With all the shoulder-intensive movements we do at the gym (pull ups, push ups, bench press, push press, etc), we’re bound to experience some fatigue and shoulder issues. As long as we listen to our body and regularly strengthen our shoulders through accessory and prehab/rehab work, we can easily avoid injury.
Let’s start with the rotator cuff. What exactly is that? The rotator cuff is comprised of four muscles: Infraspinatus, Supraspinatus, Subscapularis, Teres minor. All of these muscles give stability to the shoulder and each has a specific, unique attachment to the upper humerus, or arm. Each muscle works in conjunction with the others to provide the harmony of motion essential for maintaining the muscular stability of the shoulders and preventing injuries such as rotator cuff tendonitis, labrum tears, and rotator cuff tears.
So what’s the point of all this? To show you that there is a bunch of tiny stuff involved with holding your shoulder together! Remember, the rotator cuff isn’t some intangible concept, it’s muscle! And every muscle can be made stronger! The best way we can strengthen the rotator cuff is with external and internal rotation exercises.
Strengthening the Rotator Cuff
Here are some exercises recommended by a physician that will assist you in strengthening your rotator cuff and potentially preventing injury.
Internal and External Rotation Dumbbell Curls.
Abduction Shoulder Dumbbell curls.
Forward Flexion Shoulder Raises/Forward Raises.
Pendulum Exercises: Circle & Reverse Circles.
Pendulum Exercises: Crosses.
It’s recommended to do three sets of each exercise for ten to fifteen repetitions, three times a week, with VERY light weight. You can use a 2.5# plate, a 5# plate, a tiny dumbbell, or one of the skinny mobility bands. The goal of these preventive shoulder exercises is to assist you in avoiding shoulder injuries and to elevate the level of your athletic performance and safety prowess. So remember to go at your own pace, so that all exercises can be executed with quality form. This is essential to the health of your shoulder.
Injuries to the Rotator Cuff
Rotator cuff injuries can affect individuals across a multitude of lifestyles and fitness levels. We’re all susceptible if we don’t prepare our bodies! These injuries can be devastating to a person’s well being and athletic performance, and can even make general day-to-day activities quite difficult. These injuries can be caused by over-exercising, lack of exercise, improper form, heavy and improperly controlled weights, or random accidents inside and outside the gym.
The biggest avoidable problem is the kipping pull up. At CrossFit South, we are adamant about being able to perform a strict pull up before the kipping pull up. Please follow the progressions! Always learn the strict movement before the kipping, even though strict movements are usually much harder to achieve. Kipping is using your lower body to assist in an upper body movement. Strict pull ups: upper body (arms and back). Kipping pull ups: using your hips to generate upward momentum. Strict pull ups use large muscles such as the latissimus dorsi, serratus anterior, lower trapezius, and also the smaller muscle groups – teres major, supraspinatus, teres minor, infraspinatus, levator scapula, and subscapularis – that protect your shoulder girdle from the intense movement of the kip.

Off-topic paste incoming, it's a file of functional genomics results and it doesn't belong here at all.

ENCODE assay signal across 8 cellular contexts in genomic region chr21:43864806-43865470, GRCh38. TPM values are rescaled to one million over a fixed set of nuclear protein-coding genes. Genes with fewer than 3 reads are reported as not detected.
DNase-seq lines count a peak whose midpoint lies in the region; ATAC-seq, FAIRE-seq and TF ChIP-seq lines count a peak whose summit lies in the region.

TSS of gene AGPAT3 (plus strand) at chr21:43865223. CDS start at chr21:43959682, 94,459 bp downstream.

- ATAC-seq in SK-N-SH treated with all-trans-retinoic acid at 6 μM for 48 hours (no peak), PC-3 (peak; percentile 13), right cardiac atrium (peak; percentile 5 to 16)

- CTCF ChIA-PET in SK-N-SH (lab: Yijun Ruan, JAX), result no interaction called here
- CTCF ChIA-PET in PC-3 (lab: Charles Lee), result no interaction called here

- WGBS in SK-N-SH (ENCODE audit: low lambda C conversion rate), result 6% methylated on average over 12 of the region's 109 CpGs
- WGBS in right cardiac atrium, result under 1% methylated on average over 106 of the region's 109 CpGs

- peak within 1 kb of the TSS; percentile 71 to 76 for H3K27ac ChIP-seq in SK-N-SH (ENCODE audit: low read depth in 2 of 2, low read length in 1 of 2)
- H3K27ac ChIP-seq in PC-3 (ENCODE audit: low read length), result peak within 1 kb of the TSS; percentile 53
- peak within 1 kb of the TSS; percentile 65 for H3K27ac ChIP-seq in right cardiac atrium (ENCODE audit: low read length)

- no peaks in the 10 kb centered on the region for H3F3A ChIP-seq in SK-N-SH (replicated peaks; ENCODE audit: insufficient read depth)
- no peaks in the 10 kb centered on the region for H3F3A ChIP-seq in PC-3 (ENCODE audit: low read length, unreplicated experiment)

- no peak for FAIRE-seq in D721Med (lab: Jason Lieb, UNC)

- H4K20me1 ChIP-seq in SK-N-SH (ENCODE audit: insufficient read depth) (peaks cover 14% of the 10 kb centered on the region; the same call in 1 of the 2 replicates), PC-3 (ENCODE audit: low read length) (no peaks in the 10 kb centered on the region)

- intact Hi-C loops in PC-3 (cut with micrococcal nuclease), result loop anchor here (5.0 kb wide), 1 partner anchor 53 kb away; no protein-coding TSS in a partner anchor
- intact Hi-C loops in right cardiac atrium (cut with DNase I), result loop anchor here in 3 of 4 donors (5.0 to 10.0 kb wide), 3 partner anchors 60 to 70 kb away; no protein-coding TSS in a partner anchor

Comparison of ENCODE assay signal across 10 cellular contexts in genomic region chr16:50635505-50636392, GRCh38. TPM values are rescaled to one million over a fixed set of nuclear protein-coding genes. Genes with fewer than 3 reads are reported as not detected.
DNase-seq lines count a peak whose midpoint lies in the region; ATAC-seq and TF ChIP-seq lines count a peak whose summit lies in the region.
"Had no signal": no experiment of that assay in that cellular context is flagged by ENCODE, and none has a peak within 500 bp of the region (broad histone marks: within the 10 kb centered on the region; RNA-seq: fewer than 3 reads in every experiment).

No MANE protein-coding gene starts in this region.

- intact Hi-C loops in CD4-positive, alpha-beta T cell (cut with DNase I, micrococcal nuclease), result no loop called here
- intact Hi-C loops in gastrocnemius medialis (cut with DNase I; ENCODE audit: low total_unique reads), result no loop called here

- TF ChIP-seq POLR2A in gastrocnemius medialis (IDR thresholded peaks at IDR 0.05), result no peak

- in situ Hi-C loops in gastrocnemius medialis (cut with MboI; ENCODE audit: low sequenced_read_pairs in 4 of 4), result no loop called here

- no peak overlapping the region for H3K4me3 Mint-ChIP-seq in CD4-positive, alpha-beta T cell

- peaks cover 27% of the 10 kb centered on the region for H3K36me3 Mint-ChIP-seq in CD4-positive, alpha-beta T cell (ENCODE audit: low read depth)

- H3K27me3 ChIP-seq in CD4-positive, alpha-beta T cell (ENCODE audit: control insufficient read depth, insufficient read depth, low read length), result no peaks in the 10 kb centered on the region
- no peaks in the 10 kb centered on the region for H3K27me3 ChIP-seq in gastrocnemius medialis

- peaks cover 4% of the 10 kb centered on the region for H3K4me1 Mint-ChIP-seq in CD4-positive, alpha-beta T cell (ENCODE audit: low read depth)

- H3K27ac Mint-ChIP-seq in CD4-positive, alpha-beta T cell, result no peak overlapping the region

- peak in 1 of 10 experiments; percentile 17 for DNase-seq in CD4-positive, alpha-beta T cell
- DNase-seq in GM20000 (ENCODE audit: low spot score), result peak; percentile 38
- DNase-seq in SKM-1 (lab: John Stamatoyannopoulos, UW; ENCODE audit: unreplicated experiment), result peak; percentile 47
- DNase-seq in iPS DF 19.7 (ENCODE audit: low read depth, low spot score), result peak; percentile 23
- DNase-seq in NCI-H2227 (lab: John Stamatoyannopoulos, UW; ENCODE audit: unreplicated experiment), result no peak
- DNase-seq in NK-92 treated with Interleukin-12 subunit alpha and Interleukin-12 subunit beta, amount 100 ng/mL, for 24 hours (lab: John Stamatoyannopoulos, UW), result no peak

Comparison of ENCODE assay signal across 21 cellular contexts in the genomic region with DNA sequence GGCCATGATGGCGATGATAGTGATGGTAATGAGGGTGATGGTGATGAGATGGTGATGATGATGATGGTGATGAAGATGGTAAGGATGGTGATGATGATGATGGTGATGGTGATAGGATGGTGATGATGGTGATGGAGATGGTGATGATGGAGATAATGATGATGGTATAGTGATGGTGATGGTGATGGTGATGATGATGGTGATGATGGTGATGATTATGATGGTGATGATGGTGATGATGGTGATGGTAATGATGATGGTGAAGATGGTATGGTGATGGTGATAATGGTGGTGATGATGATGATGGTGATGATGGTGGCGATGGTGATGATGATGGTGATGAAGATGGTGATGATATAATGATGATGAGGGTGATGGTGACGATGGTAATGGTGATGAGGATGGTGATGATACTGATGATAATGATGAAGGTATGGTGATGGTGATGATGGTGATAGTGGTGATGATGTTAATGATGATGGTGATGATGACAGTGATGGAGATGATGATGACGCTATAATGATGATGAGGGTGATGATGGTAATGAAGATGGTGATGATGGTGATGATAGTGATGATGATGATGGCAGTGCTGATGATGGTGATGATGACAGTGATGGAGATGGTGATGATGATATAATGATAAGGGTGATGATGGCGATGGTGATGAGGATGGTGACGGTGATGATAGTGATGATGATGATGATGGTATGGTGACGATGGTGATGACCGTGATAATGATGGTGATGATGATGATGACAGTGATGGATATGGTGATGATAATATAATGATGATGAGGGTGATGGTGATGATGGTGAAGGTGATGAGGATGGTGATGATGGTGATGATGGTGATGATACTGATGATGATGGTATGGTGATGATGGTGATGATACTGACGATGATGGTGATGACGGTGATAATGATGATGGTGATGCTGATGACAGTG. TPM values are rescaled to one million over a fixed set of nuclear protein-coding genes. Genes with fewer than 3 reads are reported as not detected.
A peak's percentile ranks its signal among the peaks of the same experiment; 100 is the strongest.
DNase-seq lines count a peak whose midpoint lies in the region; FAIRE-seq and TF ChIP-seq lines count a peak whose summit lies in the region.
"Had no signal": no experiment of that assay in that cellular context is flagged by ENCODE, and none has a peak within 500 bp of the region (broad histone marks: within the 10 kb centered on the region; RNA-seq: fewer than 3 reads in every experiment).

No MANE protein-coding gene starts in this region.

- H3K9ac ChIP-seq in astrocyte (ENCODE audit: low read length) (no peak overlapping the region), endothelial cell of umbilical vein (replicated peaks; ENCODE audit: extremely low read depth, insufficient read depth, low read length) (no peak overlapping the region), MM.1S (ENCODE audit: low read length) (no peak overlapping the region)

The push press can be seen as a kipping movement. We dip and drive with our legs (lower body) to help move more weight quicker from shoulder to overhead (upper body). But you know what you learned before a push press? A strict press. If someone comes into the gym and can’t do a strict press, do you think they should pass over that and learn the push press first? Hell no!
Why are strict pull ups important? Being able to do them ensures that your shoulders have the strength base necessary to support kipping pull ups. Since there is no momentum involved with a strict pull up, you are relying on your shoulder muscles to move the load versus the momentum you create by kipping. Working towards your first kipping pull up without a strength base can do some serious damage if you aren’t at your strongest. Nobody wants a torn rotator cuff, labrum, biceps, slap tear, or shoulder dislocation because they cut corners to kip. Remember all those tiny muscles we talked about above? Those little things are essential to keeping the shoulder supported and mobile. If they aren’t properly strengthened, and cannot handle your bodyweight through a strict pull up, then they definitely aren’t strong enough to control your bodyweight PLUS all the downward momentum PLUS all the forward momentum created during a kip! Where’s all that momentum going to go? The ligaments, the connective tissue, and ultimately the labrum. One rep might not hurt you. Ten reps might not hurt you. But eventually somethings going to give. As we fatigue in the pull up, the rotator cuff loses the ability to stabilize the joint. And when we fatigue our shoulder position starts to get worse until we default into some pretty poor positions.
Now, kipping is not bad. But you have to listen to your body. If you can’t do a strict pull up, don’t do a kipping pull up. If you’re fatigued in a long ass work out, and can normally do 20 strict pull ups, but you’re struggling to bust out just a single kipping pull up, stop! Injuries are never worth it.
How can I get better at pull ups?
Do more of them! Ask a coach for help going through the progressions. Scapular pull ups, ring rows, negatives, isometric holds, and many more. In the meantime, you can check out some drills and skill work here, here, here, here, and here.